Dr. Valencia Joyner Koomson
Dr. Martin Luther King Jr. Visiting Professor, Massachusetts Institute of Technology
Professor, Department of Electrical and Computer Engineering, Tufts University
System-on-Chip ICs in the New Age of "Edge" Computing:
From LiFi Networks to "Smart" Wearables and Beyond
November 5, 2021
ENGR 1101 (Jajodia Auditorium)
It is projected that the number of IoT devices will reach 100 billion within the next decade. This exponential growth in demand for connected sensors and wearable computing has accelerated system-on-chip development. Optoelectronic systems will play a
major role in this paradigm shift for both sensing and optical wireless networking due to the RF spectrum crunch. In this talk we will present key breakthroughs in the development of optoelectronic system-on-chip systems for indoor LiFi networking, funded
by the NSF Engineering Research Center on Light Enabled Systems & Applications. A digitally-tuned CMOS LED driver circuit architecture, integrating dimming control and advanced multi-carrier data modulation schemes (e.g. orthogonal frequency division multiplexing),
is presented. We will present the first demonstration of a 3D heterogeneously integrated optical multi-input/multi-output (MIMO) receiver combining tessellated InGaAs photodetector arrays with silicon CMOS readout circuitry operating at bit rates > 50Gb/s.
Optical MIMO systems combined with space-time coding yield an increase channel capacity and efficiency, as well as, combat scintillation and alignment requirements for free-space optical (FSO) links. To realize millimeter-wave transceivers for high-speed wireless
applications, this talk will present a novel hexagonal ferrite thin film deposition system applicable to Si and GaN and substrates for next generation self-bias ferrite devices operating in millimeter wave frequency range. We will present disruptive technology
at the intersection of electrical engineering and biomedical sciences, including a non-invasive device implementing frequency-domain near-infrared imaging techniques to study biological tissue, including functional brain studies, cerebral oximetry, stroke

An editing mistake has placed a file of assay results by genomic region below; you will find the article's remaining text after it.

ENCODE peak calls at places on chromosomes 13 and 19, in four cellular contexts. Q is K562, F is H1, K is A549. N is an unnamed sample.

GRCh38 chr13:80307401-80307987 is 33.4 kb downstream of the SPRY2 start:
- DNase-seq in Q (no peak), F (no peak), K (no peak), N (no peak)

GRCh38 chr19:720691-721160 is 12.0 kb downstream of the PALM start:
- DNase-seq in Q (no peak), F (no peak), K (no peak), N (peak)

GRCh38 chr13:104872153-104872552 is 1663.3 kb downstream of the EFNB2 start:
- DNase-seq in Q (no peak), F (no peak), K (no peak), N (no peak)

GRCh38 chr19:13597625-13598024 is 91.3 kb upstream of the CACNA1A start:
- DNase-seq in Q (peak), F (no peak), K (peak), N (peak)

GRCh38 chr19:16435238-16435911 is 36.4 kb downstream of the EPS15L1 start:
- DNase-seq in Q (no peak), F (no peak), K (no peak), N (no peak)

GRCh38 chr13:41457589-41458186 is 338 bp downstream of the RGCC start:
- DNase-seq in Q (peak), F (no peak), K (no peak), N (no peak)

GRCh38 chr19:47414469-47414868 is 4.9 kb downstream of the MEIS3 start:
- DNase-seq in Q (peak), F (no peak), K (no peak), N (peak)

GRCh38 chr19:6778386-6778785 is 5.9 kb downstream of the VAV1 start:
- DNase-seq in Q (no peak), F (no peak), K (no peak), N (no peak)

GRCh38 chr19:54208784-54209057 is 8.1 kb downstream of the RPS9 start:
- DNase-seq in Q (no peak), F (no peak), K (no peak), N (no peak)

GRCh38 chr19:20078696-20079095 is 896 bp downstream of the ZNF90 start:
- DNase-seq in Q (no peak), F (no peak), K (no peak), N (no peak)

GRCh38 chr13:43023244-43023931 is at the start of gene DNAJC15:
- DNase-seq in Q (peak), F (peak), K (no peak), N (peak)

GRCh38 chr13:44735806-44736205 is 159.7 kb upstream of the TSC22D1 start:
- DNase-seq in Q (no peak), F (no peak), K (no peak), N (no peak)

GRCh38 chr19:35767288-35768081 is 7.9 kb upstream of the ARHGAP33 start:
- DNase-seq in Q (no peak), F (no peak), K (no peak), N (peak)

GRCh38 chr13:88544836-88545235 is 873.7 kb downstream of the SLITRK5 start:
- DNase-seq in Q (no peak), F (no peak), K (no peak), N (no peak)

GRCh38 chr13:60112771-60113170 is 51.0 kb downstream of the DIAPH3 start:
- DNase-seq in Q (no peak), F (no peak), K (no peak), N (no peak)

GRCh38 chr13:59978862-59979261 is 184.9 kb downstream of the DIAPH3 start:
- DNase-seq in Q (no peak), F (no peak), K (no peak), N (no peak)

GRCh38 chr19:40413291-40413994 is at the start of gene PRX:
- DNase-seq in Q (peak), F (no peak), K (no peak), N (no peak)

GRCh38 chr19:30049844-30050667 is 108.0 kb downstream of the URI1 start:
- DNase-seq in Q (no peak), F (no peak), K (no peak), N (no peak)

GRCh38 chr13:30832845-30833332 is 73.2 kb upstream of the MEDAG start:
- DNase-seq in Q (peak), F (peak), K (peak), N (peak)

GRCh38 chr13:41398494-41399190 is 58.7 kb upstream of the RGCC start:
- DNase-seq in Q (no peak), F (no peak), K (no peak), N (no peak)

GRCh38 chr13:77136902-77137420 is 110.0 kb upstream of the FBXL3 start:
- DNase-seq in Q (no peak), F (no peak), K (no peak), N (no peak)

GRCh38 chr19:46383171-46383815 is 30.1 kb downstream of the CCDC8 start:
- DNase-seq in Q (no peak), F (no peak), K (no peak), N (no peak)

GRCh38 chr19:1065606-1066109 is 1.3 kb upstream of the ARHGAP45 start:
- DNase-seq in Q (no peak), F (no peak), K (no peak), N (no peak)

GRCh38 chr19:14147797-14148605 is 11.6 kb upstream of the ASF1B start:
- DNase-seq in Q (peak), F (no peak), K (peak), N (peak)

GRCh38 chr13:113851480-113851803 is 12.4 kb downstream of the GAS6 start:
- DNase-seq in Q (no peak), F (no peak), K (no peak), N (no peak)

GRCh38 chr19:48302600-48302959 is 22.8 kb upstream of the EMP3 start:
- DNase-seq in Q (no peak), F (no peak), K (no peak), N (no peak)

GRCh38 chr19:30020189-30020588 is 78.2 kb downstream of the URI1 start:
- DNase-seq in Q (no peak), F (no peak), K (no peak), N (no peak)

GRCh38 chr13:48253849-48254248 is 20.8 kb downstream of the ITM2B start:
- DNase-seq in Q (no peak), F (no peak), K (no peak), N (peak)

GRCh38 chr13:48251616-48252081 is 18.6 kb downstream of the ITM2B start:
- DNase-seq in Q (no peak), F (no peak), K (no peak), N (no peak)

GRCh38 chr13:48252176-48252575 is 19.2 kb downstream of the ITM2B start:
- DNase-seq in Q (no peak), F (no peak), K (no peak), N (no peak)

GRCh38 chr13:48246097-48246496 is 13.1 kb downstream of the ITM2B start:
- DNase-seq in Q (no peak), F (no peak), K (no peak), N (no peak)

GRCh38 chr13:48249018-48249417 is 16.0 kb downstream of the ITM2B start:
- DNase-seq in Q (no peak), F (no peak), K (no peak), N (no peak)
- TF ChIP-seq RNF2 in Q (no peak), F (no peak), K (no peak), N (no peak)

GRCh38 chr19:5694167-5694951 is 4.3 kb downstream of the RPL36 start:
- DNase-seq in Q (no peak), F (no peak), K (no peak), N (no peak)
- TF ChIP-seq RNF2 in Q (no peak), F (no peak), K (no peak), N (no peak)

assessment, and optical mammography. The device implements NIR spectroscopy methods in a compact form factor using a patented system-on-chip (SoC) platform. We will conclude the presentation with an overview of the promise of mobile technology for health care
delivery in resource-constrained setting using machine learning methods, and wearable devices for chronic disease management.
Prof. Valencia Joyner Koomson is an Associate Professor in the Department of Electrical and Computer Engineering and the Tisch College of Civic Life at Tufts University. She completed the B.S. and M.Eng. degrees in electrical engineering and computer science
at the Massachusetts Institute of Technology in 1998 and 1999, respectively. As a George C. Marshall Scholar, she studied at the University of Cambridge and received the M.Phil. and Ph.D. degrees in electrical engineering in 2000 and 2003, respectively. She
is currently a 2021 Dr. Martin Luther King Jr. Visiting Professor in the Department of Electrical Engineering and Computer Science at MIT. interests are in advanced VLSI system design, micro/nanoelectronic circuits and systems, biomedical devices, health informatics,
and advanced nano-/microfluidic systems to probe intercellular communication. She has co-authored several book chapters, publications, and holds a patent for a system and method for measuring phase delay and amplitude of an optical signal in animal tissue.
In 2005, she held an Adjunct Professor appointment at Howard University. She has held visiting appointments at Rensselaer Polytechnic Institute and Boston University. Her research funding sponsors include NIH, NSF, DARPA, Catalyst Foundation, and W.M. Keck
Foundation. Prof. Koomson is a George C. Marshall Scholar, Intel Foundation Scholar, National Science Foundation Graduate Research Fellow, and 2010 recipient of the NSF Faculty Early Career Development (CAREER) Award. She served as the Technical Program Chair
of the 60th IEEE Midwest Symposium on Circuits in Systems. She is a member of several professional societies, technical program committees, and editorial